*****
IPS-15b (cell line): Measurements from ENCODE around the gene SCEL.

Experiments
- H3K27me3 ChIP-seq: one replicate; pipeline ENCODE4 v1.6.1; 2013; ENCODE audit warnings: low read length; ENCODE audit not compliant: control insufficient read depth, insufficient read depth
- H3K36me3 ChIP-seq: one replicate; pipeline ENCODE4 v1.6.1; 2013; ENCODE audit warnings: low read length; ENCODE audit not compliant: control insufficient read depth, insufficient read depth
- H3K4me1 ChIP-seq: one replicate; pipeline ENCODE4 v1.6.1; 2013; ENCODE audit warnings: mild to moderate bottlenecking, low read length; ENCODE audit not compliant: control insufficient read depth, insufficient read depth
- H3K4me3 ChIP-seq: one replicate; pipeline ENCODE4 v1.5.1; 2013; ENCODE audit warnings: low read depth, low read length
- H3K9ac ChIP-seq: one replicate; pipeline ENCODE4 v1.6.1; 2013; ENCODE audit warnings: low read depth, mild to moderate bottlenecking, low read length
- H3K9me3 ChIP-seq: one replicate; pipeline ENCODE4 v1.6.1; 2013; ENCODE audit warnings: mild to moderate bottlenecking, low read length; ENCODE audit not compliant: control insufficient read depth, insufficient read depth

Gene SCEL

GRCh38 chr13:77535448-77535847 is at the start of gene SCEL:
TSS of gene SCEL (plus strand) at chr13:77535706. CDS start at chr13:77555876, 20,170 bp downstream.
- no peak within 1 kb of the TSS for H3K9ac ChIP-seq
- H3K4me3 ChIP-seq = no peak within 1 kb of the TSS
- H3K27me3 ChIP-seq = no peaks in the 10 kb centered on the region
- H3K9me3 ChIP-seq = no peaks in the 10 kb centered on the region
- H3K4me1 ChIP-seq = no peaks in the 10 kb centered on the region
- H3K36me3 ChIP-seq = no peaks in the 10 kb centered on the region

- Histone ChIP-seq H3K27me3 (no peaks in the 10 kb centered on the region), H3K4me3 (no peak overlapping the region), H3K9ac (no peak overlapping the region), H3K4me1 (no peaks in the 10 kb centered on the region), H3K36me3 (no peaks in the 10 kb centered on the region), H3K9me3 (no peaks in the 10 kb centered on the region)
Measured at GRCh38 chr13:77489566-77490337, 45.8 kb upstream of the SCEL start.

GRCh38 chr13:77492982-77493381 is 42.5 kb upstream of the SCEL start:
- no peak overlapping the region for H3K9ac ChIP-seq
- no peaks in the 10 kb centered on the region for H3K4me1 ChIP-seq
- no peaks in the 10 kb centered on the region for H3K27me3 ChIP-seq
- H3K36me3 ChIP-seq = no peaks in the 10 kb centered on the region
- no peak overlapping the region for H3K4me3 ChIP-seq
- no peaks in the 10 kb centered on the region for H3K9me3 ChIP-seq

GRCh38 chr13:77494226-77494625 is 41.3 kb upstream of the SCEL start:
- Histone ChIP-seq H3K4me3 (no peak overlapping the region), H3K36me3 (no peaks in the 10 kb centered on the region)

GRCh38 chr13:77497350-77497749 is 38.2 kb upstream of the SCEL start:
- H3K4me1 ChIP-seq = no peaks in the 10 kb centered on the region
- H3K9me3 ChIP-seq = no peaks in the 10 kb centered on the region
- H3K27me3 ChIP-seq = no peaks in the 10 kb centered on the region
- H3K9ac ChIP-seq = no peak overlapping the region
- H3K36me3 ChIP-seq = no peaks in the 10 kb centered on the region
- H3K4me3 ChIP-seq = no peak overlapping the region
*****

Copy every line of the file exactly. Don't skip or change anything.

IPS-15b (cell line): Measurements from ENCODE around the gene SCEL.

Experiments
- H3K27me3 ChIP-seq: one replicate; pipeline ENCODE4 v1.6.1; 2013; ENCODE audit warnings: low read length; ENCODE audit not compliant: control insufficient read depth, insufficient read depth
- H3K36me3 ChIP-seq: one replicate; pipeline ENCODE4 v1.6.1; 2013; ENCODE audit warnings: low read length; ENCODE audit not compliant: control insufficient read depth, insufficient read depth
- H3K4me1 ChIP-seq: one replicate; pipeline ENCODE4 v1.6.1; 2013; ENCODE audit warnings: mild to moderate bottlenecking, low read length; ENCODE audit not compliant: control insufficient read depth, insufficient read depth
- H3K4me3 ChIP-seq: one replicate; pipeline ENCODE4 v1.5.1; 2013; ENCODE audit warnings: low read depth, low read length
- H3K9ac ChIP-seq: one replicate; pipeline ENCODE4 v1.6.1; 2013; ENCODE audit warnings: low read depth, mild to moderate bottlenecking, low read length
- H3K9me3 ChIP-seq: one replicate; pipeline ENCODE4 v1.6.1; 2013; ENCODE audit warnings: mild to moderate bottlenecking, low read length; ENCODE audit not compliant: control insufficient read depth, insufficient read depth

Gene SCEL

GRCh38 chr13:77535448-77535847 is at the start of gene SCEL:
TSS of gene SCEL (plus strand) at chr13:77535706. CDS start at chr13:77555876, 20,170 bp downstream.
- no peak within 1 kb of the TSS for H3K9ac ChIP-seq
- H3K4me3 ChIP-seq = no peak within 1 kb of the TSS
- H3K27me3 ChIP-seq = no peaks in the 10 kb centered on the region
- H3K9me3 ChIP-seq = no peaks in the 10 kb centered on the region
- H3K4me1 ChIP-seq = no peaks in the 10 kb centered on the region
- H3K36me3 ChIP-seq = no peaks in the 10 kb centered on the region

- Histone ChIP-seq H3K27me3 (no peaks in the 10 kb centered on the region), H3K4me3 (no peak overlapping the region), H3K9ac (no peak overlapping the region), H3K4me1 (no peaks in the 10 kb centered on the region), H3K36me3 (no peaks in the 10 kb centered on the region), H3K9me3 (no peaks in the 10 kb centered on the region)
Measured at GRCh38 chr13:77489566-77490337, 45.8 kb upstream of the SCEL start.

GRCh38 chr13:77492982-77493381 is 42.5 kb upstream of the SCEL start:
- no peak overlapping the region for H3K9ac ChIP-seq
- no peaks in the 10 kb centered on the region for H3K4me1 ChIP-seq
- no peaks in the 10 kb centered on the region for H3K27me3 ChIP-seq
- H3K36me3 ChIP-seq = no peaks in the 10 kb centered on the region
- no peak overlapping the region for H3K4me3 ChIP-seq
- no peaks in the 10 kb centered on the region for H3K9me3 ChIP-seq

GRCh38 chr13:77494226-77494625 is 41.3 kb upstream of the SCEL start:
- Histone ChIP-seq H3K4me3 (no peak overlapping the region), H3K36me3 (no peaks in the 10 kb centered on the region)

GRCh38 chr13:77497350-77497749 is 38.2 kb upstream of the SCEL start:
- H3K4me1 ChIP-seq = no peaks in the 10 kb centered on the region
- H3K9me3 ChIP-seq = no peaks in the 10 kb centered on the region
- H3K27me3 ChIP-seq = no peaks in the 10 kb centered on the region
- H3K9ac ChIP-seq = no peak overlapping the region
- H3K36me3 ChIP-seq = no peaks in the 10 kb centered on the region
- H3K4me3 ChIP-seq = no peak overlapping the region